Fraggle Rock Resurgence issues from an exposed location to cascade into the Atlantic Ocean, a little above normal high spring tide level; consequently subject to flooding, though more often during neap tide periods. Flooding can reach beyond the “Burrow”; therefore it is unwise to enter during rough sea conditions. As the digging team normally comprized two personnel a suspended tramway was constructed along the sinuous passage some 0.6m above the floor, significantly increasing forward progress and overall digging efficiency.
Showing part ot the Fraggle Rock suspended tramway
Poulnafearbui (Cave of the Yellow Men) is a stream cave situated east of, and some thirty metres above, Fraggle Rock, at the top of the obvious dry stream valley. A concerted dig entered a well decorated stream passage after expending less than twelve hours of hard effort. It presently terminates beneath an extremely unstable boulder area.
Pat Cronin surveying in Cave of the Yellow Men
The discovery of Poul Eich Oíta (Drunken Horse Hole) a possible pre-glacial truncated remnant, is one site which allowed digging to be pursued whilst severe weather assailed the Clare coast. Of particular note are the igneous and metamorphic glacial erratics found therein, similar in size and form, appearing contemporaneous with those encountered in Fraggle Rock prompting a review of the accepted cave formation period of North Clare.
Digging out the compacted silt infill of Drunken Horse Hole
Uisce Geata (Watergate Cave) is a fine example of nature exercising access control; a casual approach to exploring this cave must be avoided at all costs. Located at the lowest practicable limit of the inter-tidal zone, this resurgence cave should not be entered unless the sea is still, no swell, mirror like. It is important to clearly understand a safe exit can never, ever be assured; this warning is based on actual, personal experience! Watergate however, does offer the opportunity to study how rising sea levels have inundated a phreatic system. Whilst the problematic entrance may be compared to Otter Hole this is an error as nowhere along this longer, slippery passage are there any hand holds whatsoever that would allow a caver to force an exit against an incoming tide.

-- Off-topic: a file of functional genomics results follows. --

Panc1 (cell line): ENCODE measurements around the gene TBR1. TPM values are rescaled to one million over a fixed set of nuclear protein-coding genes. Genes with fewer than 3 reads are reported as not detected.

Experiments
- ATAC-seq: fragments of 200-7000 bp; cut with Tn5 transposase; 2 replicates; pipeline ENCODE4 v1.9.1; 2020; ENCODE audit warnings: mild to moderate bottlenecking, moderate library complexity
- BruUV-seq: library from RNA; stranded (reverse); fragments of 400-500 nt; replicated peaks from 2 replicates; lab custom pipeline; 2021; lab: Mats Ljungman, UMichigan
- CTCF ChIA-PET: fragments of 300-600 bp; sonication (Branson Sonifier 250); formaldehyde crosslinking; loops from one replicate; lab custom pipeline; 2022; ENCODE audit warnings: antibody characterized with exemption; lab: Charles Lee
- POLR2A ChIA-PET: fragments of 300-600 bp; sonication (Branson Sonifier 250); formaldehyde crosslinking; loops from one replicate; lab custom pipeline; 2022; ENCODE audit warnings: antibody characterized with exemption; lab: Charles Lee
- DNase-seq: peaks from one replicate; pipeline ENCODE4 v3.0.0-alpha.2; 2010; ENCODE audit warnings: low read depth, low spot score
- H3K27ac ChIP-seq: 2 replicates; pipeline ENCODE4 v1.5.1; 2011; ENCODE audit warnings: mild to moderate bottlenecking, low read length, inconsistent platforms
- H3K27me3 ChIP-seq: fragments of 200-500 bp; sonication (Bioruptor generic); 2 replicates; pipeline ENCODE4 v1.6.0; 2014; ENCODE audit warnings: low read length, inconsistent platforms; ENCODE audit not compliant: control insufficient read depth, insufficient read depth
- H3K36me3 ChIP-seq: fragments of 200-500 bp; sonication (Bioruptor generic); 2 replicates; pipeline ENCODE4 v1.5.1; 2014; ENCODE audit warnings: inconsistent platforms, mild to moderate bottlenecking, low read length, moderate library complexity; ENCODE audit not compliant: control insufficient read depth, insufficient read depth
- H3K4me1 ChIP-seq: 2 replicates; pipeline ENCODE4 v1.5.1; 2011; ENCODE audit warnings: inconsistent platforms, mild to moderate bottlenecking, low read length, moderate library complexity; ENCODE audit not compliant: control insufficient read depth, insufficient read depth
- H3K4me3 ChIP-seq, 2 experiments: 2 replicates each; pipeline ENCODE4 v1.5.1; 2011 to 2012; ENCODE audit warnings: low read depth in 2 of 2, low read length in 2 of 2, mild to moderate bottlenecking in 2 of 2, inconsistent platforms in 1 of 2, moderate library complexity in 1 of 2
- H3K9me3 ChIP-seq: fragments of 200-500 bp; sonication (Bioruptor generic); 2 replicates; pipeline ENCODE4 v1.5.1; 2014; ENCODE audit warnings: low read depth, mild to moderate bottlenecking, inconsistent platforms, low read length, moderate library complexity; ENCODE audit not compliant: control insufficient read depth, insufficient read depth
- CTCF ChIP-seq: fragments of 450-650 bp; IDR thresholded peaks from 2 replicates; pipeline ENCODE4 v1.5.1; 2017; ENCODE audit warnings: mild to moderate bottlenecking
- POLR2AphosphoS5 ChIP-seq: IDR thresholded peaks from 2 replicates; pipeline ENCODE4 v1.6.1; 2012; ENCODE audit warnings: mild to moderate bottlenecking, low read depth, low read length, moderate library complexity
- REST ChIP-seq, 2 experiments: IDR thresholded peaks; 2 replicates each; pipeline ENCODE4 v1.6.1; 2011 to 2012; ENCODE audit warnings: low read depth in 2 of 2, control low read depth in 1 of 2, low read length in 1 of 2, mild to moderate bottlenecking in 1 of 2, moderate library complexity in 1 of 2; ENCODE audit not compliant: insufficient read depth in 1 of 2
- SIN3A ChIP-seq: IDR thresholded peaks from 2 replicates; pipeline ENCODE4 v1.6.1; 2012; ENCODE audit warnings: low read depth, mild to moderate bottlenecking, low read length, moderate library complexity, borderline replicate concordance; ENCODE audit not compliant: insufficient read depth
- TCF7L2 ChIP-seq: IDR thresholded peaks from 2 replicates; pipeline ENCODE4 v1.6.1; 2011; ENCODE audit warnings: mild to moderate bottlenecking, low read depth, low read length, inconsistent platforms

Entering Watergate exposes the explorer to an elevated risk of harm.
Tony Boycott standing beside the flat out entrance to Watergate Cave
During the original exploration of Pollaillte (Cliff Cave) by Michal Marek, (R.I.P.) and Jim Warny, submarine decorations were observed. June 2018 Jim Warny recovered a stalagmite; since very kindly examined and dated by Frank McDermott of University College Dublin, who identified its growth period as being between 8000 - 11000BP, during which time the cave could not have been inundated and clearly establishes the local sea level, at the very least, some ten metres below today’s level. To put this data in context; at the beginning the stalagmites 3000 year growth period, the sea would have been in the order of eight hundred metres off the coast of Fanore Beach, and a kilometre off the coast of Ballyhagline, Doolin. This data also contributes to understanding recently excavated Mesolithic settlements along the north Clare coastline; alas all three sites experience erosion from wave action. Research continues.
The cut & polished stalagmite from Cliff Cave ready to undergo dating
A brief dig in Pouldubh discovered almost six hundred metres of passage, the limits of this extension was surveyed as encouragingly close to Poulbeagnacoillte (Little Hole In The Wood); another project. Of interest within Pouldubh is the re-deposition of cave sediments in the area of the 1970s terminal choke and also in the Figg-Brigg extensions.
Barry Sudell and Cheg Chester re-surveying the main Pouldubh streamway to gain a more accurate relationship with Little Hole in the Wood (Poulbeagnacoillte)